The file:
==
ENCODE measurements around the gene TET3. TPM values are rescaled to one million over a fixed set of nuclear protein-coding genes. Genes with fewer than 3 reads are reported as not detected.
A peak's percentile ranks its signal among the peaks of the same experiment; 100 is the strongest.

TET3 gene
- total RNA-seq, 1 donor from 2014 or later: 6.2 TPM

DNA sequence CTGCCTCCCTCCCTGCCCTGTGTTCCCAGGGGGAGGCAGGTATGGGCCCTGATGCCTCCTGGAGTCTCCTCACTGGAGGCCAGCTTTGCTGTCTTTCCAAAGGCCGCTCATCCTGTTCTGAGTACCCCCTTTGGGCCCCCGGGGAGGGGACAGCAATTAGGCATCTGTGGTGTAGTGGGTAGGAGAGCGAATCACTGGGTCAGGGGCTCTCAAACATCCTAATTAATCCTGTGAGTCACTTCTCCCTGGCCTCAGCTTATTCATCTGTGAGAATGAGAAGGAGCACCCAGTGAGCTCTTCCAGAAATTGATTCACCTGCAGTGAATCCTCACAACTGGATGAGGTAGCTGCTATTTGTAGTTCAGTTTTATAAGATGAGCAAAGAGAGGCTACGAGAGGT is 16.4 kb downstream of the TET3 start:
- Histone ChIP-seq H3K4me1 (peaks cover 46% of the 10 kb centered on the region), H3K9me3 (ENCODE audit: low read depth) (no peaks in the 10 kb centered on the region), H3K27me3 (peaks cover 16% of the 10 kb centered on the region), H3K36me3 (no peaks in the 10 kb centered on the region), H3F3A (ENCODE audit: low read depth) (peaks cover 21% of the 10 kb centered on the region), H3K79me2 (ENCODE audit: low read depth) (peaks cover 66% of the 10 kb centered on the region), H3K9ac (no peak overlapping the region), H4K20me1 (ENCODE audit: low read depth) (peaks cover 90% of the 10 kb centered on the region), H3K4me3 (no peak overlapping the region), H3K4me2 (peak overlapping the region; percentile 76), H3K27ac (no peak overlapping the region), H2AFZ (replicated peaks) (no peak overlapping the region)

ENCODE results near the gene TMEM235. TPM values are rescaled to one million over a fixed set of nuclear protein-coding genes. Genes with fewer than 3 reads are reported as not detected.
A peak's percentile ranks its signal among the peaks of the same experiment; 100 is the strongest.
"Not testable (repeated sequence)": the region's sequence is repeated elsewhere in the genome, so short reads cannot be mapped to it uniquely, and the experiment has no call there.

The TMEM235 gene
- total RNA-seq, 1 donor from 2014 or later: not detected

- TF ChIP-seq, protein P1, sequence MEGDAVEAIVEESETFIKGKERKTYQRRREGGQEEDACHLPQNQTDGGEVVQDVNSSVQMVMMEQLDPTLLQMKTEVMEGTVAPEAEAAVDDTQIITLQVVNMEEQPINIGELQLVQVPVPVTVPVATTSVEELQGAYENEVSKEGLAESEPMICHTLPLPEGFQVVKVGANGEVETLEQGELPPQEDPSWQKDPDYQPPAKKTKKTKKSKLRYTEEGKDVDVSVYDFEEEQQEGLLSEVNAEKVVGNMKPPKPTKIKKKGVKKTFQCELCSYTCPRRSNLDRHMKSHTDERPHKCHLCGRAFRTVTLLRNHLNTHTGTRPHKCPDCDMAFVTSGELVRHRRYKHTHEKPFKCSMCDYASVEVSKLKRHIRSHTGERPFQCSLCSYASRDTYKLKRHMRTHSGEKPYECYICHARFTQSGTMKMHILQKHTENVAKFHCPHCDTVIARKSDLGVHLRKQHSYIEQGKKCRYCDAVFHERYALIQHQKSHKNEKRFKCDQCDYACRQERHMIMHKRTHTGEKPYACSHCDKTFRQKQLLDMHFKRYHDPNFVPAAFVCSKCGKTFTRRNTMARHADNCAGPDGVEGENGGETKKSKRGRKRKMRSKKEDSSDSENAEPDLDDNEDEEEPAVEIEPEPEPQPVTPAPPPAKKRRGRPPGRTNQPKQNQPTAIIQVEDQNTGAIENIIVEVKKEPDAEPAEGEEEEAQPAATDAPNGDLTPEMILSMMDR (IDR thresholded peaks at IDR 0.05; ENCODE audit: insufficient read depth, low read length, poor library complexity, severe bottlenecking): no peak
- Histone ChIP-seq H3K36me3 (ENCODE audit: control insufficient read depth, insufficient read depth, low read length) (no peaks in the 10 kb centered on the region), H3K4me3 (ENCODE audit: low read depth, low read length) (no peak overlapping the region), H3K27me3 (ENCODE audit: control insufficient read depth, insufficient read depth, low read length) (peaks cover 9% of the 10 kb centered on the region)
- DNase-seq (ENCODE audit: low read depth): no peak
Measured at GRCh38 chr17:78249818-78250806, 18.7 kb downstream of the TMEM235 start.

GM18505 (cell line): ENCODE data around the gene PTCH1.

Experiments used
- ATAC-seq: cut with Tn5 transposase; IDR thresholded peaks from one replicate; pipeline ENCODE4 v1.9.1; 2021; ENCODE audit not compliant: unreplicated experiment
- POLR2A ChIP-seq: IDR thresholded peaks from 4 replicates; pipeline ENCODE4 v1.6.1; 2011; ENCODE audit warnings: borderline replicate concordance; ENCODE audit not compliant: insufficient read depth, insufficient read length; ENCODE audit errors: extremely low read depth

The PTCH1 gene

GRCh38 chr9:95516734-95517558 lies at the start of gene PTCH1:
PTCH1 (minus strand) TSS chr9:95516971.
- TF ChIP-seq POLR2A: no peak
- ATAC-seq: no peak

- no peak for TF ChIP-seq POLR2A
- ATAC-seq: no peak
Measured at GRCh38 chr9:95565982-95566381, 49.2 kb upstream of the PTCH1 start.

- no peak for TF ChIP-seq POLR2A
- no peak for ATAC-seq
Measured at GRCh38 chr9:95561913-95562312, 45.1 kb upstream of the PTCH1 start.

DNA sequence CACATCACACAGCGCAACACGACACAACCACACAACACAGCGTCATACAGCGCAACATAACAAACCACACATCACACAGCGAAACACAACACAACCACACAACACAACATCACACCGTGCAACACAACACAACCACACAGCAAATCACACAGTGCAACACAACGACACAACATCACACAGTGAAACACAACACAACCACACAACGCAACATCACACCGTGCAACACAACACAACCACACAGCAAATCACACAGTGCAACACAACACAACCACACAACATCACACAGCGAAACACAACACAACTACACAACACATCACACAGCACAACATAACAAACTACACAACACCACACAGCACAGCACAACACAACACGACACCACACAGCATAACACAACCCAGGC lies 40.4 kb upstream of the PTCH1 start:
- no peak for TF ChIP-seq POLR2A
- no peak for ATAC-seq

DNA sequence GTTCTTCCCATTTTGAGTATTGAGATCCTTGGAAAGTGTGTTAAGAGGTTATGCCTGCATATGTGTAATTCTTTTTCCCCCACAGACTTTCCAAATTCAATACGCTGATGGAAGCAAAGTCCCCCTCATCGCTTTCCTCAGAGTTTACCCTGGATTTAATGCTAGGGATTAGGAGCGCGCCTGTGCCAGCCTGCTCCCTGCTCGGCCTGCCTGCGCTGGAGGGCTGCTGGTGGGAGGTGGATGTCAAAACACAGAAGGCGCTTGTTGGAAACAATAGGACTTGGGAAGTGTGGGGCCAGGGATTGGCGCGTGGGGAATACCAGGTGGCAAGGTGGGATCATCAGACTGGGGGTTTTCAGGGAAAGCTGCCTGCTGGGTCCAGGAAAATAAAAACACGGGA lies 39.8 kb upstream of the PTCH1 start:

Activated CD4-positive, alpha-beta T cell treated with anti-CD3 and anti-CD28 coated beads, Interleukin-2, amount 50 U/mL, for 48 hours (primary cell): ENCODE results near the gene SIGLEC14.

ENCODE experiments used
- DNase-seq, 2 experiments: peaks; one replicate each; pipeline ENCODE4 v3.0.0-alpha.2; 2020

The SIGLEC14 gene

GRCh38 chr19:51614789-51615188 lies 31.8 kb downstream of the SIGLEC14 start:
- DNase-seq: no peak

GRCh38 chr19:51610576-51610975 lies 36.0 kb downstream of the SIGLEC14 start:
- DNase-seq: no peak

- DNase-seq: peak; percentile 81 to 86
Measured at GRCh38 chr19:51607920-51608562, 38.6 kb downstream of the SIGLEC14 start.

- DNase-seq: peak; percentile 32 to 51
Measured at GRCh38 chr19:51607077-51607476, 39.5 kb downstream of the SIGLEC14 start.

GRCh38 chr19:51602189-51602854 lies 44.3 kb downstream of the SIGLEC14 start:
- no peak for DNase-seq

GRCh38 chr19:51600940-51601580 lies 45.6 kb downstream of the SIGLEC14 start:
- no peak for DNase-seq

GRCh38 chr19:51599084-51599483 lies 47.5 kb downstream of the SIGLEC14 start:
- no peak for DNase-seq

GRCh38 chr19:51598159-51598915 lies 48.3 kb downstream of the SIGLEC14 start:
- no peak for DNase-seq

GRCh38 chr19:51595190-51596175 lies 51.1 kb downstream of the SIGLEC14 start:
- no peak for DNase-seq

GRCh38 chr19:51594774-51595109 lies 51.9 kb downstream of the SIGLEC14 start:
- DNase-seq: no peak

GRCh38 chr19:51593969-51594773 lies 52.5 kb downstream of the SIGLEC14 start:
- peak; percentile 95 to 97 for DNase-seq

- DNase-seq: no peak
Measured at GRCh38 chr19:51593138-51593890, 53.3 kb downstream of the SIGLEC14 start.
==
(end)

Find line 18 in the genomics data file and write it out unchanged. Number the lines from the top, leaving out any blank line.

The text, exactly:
- ATAC-seq: cut with Tn5 transposase; IDR thresholded peaks from one replicate; pipeline ENCODE4 v1.9.1; 2021; ENCODE audit not compliant: unreplicated experiment